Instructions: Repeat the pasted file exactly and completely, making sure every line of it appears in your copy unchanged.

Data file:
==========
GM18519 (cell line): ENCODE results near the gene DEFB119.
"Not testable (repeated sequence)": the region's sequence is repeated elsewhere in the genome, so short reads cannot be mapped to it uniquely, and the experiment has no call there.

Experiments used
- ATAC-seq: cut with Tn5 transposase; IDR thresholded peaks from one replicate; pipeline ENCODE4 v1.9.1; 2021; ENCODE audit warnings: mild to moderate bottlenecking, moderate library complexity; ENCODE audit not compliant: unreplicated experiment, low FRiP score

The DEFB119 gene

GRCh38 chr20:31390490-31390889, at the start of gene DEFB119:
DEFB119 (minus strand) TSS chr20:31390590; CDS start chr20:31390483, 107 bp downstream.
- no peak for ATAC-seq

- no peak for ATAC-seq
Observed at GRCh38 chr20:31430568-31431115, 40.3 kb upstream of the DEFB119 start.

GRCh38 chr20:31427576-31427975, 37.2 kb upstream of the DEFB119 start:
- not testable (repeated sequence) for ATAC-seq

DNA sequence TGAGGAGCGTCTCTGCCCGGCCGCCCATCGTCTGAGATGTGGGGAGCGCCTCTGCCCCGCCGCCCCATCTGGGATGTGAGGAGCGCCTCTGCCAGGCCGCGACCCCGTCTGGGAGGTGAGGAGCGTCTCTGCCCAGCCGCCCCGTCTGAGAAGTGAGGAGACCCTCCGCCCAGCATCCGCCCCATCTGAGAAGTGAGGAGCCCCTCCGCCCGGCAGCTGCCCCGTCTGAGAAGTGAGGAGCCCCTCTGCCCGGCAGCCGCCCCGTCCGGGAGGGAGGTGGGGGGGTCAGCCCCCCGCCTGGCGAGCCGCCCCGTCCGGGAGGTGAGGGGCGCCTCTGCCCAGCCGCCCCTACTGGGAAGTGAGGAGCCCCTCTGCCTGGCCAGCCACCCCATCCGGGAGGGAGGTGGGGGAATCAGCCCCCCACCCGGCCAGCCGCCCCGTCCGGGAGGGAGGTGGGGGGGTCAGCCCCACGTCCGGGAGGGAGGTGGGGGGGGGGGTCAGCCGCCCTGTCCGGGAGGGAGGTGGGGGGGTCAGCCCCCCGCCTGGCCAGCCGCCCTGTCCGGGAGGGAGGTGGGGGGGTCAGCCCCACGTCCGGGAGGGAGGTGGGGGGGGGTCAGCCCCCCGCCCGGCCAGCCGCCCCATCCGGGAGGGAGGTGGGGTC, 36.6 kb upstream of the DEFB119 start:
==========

GM18519 (cell line): ENCODE results near the gene DEFB119.
"Not testable (repeated sequence)": the region's sequence is repeated elsewhere in the genome, so short reads cannot be mapped to it uniquely, and the experiment has no call there.

Experiments used
- ATAC-seq: cut with Tn5 transposase; IDR thresholded peaks from one replicate; pipeline ENCODE4 v1.9.1; 2021; ENCODE audit warnings: mild to moderate bottlenecking, moderate library complexity; ENCODE audit not compliant: unreplicated experiment, low FRiP score

The DEFB119 gene

GRCh38 chr20:31390490-31390889, at the start of gene DEFB119:
DEFB119 (minus strand) TSS chr20:31390590; CDS start chr20:31390483, 107 bp downstream.
- no peak for ATAC-seq

- no peak for ATAC-seq
Observed at GRCh38 chr20:31430568-31431115, 40.3 kb upstream of the DEFB119 start.

GRCh38 chr20:31427576-31427975, 37.2 kb upstream of the DEFB119 start:
- not testable (repeated sequence) for ATAC-seq

DNA sequence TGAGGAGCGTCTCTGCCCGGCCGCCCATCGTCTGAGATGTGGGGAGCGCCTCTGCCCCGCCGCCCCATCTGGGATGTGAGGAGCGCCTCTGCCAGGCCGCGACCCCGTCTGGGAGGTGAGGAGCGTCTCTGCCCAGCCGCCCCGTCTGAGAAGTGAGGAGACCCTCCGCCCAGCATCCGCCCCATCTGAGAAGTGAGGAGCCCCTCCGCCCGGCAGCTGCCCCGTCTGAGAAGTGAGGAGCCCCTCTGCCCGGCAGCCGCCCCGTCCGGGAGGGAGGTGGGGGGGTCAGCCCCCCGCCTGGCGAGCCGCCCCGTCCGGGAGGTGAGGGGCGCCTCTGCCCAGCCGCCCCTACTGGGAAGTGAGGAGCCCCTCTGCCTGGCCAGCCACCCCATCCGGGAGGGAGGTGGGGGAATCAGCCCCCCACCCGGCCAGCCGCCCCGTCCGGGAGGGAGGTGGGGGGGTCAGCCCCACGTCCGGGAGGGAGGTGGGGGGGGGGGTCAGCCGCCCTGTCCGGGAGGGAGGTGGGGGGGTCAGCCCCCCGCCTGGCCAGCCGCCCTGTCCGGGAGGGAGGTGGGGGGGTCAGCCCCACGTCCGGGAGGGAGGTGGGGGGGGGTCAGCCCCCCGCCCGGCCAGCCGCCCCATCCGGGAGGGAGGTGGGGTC, 36.6 kb upstream of the DEFB119 start: